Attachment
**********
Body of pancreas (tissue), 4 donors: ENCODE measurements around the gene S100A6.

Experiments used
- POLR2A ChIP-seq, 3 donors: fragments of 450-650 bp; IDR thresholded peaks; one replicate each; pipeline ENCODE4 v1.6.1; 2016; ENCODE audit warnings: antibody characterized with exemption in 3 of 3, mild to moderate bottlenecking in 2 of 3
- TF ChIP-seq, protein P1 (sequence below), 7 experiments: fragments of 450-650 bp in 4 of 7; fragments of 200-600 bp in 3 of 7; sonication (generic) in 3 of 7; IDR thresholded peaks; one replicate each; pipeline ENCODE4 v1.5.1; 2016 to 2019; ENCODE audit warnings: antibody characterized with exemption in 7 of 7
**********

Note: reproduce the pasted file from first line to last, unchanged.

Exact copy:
Body of pancreas (tissue), 4 donors: ENCODE measurements around the gene S100A6.

Experiments used
- POLR2A ChIP-seq, 3 donors: fragments of 450-650 bp; IDR thresholded peaks; one replicate each; pipeline ENCODE4 v1.6.1; 2016; ENCODE audit warnings: antibody characterized with exemption in 3 of 3, mild to moderate bottlenecking in 2 of 3
- TF ChIP-seq, protein P1 (sequence below), 7 experiments: fragments of 450-650 bp in 4 of 7; fragments of 200-600 bp in 3 of 7; sonication (generic) in 3 of 7; IDR thresholded peaks; one replicate each; pipeline ENCODE4 v1.5.1; 2016 to 2019; ENCODE audit warnings: antibody characterized with exemption in 7 of 7